By: Keith Ryan Cartwright
March 25, 2016
Hoover Dam is all of 30 miles southeast of Las Vegas.
More than 1,000 heroic men – 100 of whom lost their lives – spent five years building the concrete arch-gravity dam. Construction began in 1931 – the same year Las Vegas legalized gambling – and lasted until 1935, coinciding with the Great Depression. It is believed that between 10,000-20,000 men descended upon Boulder City, Nevada, hoping for work.
Those who were hired and those who hoped they would soon be needed took up residence in the small town that was otherwise the home of only 5,000 people.
However, because of strict policies forbidding drinking, gambling and other vices, many of those men spent their rare days off in nearby Las Vegas, which featured only a fraction of the trademark glitz and glamour the PBR experiences today when it hosts its annual Last Cowboy Standing.
Nevertheless, the presence of thousands of workers and sightseers helped Vegas avoid the pitfalls the Depression would have otherwise created.
As legend would have it, in 1934 or 1935, depending upon who you believe, the City of Las Vegas founded Helldorado Days with the help of promoter Clyde Zerby as an opportunity to celebrate the men building Boulder Dam – it was only later renamed after President Herbert Hoover – combined with the Western heritage of the city’s earliest years.
Zerby is said to have skipped town in ’34 and the city teamed with Elks Lodge #1468 in 1935, to produce the first official or, as some folks see it, the second Helldorado Days.
“It’s now over 80 years old,” said Jim Buell, longtime sponsorship chairman and past general chairman of Helldorado Days, which is now the longest-running civic event in the history of the city.
Just it as grew despite the Depression era, Helldorado Days survived World War II.
For years, the men who built the dam would return for the event, which has always been held in the month of May to coincide with the city’s birthday.
“The heydays of Helldorado Days, I think it’s fair to say, were the 1950s, 1960s and 1970s,” Buell said. “By the 1980s the character of the city changed.
“During that time Helldorado Days was absolutely the event of the year. Virtually everybody in town was involved with it in one way or another.”
Casinos workers and school children alike would dress in Western attire.
There were three parades and the likes of Roy Rogers, Dale Evans, Larry Hagman, Doug McClure and others served as grand marshals, while the ‘80s drew entertainers like George Strait, Alabama, Hank Williams Jr. and PBR favorite Moe Brandy.
Helldorado Days also featured a rodeo that saw legends as big as Larry Mahan, Roy Cooper, Tuff Hedeman and Joe Beaver competing in front of sold out crowds.
This year, PBR living legends J.B. Mauney, Guilherme Marchi, Silvano Alves and Mike Lee will be among the all-time great bull riders to etch their names in the folklore and longstanding traditions of Helldorado Days, which has partnered with the PBR to host its final Major of the 2016 first half, Last Cowboy Standing.
Unfortunately, as the turn of the century approached and gaming became the city’s primary business, Buell said the city felt more influence from California and it quickly grew apart from its roots as an old Western cowboy town.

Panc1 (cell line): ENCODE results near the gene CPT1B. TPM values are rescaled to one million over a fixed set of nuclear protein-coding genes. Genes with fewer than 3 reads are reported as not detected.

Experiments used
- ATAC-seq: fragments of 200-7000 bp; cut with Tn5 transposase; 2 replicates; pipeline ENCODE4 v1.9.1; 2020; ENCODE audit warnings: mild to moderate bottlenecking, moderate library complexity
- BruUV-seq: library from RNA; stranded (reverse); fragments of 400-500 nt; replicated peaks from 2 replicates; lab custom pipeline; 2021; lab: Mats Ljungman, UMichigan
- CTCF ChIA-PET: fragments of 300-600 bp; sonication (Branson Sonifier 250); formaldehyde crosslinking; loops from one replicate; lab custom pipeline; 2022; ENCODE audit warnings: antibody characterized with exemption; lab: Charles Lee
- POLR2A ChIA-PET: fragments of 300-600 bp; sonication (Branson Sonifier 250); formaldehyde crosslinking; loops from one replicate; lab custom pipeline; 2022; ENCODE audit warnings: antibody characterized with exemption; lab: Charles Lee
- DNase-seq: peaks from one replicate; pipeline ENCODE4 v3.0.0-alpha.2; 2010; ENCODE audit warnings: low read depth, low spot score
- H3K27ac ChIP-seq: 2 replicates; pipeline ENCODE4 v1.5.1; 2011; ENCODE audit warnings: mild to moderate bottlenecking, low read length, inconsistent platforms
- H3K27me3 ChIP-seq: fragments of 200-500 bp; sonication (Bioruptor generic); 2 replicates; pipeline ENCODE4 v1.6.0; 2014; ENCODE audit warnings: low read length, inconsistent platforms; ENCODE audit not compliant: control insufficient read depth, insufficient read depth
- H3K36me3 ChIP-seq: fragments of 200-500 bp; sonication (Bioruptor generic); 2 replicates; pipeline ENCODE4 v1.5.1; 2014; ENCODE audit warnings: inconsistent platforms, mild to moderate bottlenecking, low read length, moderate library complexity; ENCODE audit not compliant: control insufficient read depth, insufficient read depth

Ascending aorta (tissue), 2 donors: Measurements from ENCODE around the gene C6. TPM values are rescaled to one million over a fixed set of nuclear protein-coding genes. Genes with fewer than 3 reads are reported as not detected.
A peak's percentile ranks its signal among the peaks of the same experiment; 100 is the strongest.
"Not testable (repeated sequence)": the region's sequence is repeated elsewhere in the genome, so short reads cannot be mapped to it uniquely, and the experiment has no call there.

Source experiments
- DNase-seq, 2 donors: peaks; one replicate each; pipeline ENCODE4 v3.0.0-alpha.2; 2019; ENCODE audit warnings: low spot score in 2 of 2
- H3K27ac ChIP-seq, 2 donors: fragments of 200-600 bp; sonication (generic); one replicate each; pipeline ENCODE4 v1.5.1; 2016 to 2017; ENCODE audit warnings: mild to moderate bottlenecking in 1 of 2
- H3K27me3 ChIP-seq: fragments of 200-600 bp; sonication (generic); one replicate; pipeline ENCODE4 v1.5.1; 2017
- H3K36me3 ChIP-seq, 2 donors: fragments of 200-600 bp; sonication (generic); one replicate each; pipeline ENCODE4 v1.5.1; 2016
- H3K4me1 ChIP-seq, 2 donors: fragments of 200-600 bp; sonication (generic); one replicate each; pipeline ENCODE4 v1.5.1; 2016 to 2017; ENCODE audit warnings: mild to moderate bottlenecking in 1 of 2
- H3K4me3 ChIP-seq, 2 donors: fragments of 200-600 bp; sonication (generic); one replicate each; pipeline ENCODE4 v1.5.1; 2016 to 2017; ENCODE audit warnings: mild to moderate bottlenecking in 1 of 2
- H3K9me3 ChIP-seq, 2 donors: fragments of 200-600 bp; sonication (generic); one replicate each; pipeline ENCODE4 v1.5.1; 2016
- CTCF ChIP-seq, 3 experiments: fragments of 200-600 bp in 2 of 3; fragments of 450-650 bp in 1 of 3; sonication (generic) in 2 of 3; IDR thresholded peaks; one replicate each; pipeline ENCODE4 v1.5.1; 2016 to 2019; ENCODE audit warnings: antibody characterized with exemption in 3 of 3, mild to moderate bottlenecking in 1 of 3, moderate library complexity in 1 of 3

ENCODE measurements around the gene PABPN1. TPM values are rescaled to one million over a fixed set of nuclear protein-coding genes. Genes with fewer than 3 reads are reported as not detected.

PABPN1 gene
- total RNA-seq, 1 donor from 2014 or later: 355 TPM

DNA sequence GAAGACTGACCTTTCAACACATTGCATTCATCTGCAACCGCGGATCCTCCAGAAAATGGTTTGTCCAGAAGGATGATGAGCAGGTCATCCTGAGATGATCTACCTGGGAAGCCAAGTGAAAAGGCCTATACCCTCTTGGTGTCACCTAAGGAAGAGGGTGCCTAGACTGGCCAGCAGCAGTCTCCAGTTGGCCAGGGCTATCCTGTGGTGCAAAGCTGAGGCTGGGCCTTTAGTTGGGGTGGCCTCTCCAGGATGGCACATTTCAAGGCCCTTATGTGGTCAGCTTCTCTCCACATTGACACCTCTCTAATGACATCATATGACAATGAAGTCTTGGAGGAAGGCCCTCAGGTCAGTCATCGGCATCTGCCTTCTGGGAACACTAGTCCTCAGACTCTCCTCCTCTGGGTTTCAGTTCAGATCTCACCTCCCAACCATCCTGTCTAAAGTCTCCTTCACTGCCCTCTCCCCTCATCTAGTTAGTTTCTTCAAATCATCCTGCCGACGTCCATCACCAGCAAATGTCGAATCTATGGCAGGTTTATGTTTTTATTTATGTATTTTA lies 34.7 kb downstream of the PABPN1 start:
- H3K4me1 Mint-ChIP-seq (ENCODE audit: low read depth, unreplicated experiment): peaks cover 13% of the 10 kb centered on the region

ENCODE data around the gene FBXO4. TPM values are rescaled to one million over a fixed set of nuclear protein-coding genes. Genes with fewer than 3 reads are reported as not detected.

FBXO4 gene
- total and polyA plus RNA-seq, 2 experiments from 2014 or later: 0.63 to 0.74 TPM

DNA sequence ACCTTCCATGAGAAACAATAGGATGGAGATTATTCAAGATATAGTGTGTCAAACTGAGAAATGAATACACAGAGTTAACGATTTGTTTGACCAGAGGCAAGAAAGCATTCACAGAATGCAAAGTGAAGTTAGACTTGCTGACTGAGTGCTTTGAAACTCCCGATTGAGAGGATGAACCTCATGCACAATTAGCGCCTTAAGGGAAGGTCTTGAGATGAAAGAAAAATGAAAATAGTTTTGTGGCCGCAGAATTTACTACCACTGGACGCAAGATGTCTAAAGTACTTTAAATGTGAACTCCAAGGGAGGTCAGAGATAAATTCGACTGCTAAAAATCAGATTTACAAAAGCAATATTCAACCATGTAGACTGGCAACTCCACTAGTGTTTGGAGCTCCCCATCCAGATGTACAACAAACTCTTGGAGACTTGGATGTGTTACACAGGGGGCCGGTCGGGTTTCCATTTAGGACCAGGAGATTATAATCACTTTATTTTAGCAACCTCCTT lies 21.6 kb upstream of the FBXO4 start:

Participation began to wane in the 1990s.
In 2005, the Las Vegas Centennial brought back one of the three parades and in 2009 they also brought back a PRCA-sanctioned rodeo, which the local Elks Lodge has produced.
“It’s a really important event for the City of Las Vegas, the Mayor and the council people,” said Esther Carter, who produces the annual parade and is a city employee who works on special events.
Buell added, “The purpose is to focus on our tradition as a Western town. Today you wouldn’t think of Las Vegas as a Western town although it certainly is.”
It’s precisely why they’ve partnered with the PBR, which is increasing its presence in Las Vegas, home of the now-expanded PBR Built Ford Tough World Finals.
“As the leading Western sport, PBR feels a responsibility to help revive an iconic western event in Las Vegas,” said Sean Gleason, CEO of PBR. “The inimitable adrenaline-pumping energy and excitement of bucking bulls on the Vegas strip will rank with the very best entertainment experience the city has to offer.”
The pairing is a means for Helldorado Days and Las Vegas to reconnect with the city’s Western heritage.
“(The PBR’s commitment) makes Helldorado Days bigger and better,” said Buell. “Given the marketing power of an organization like the PBR, it should go nowhere but up again.”
Carter added, “It’s been a great partnership between the city and Elks and now we’ve got another great partner in the PBR.”
That comes at a critical time.
With the rodeo facing the prospect of losing its previous home after seven years, Helldorado Days, which has always been held in the downtown area, will move locations this year to be part of the PBR Fan Zone in “the Las Vegas Village” outside the MGM Grand Las Vegas Hotel and Casino.
The village — the site of a range of fun activities for all ages – will also feature daily Bullfighters Only performances, and then the main event – PBR’s Last Cowboy Standing.
“A PBR Major, paired with a rodeo, and a giant festival, on the Vegas strip: Now that’s a destination event,” Gleason observed.
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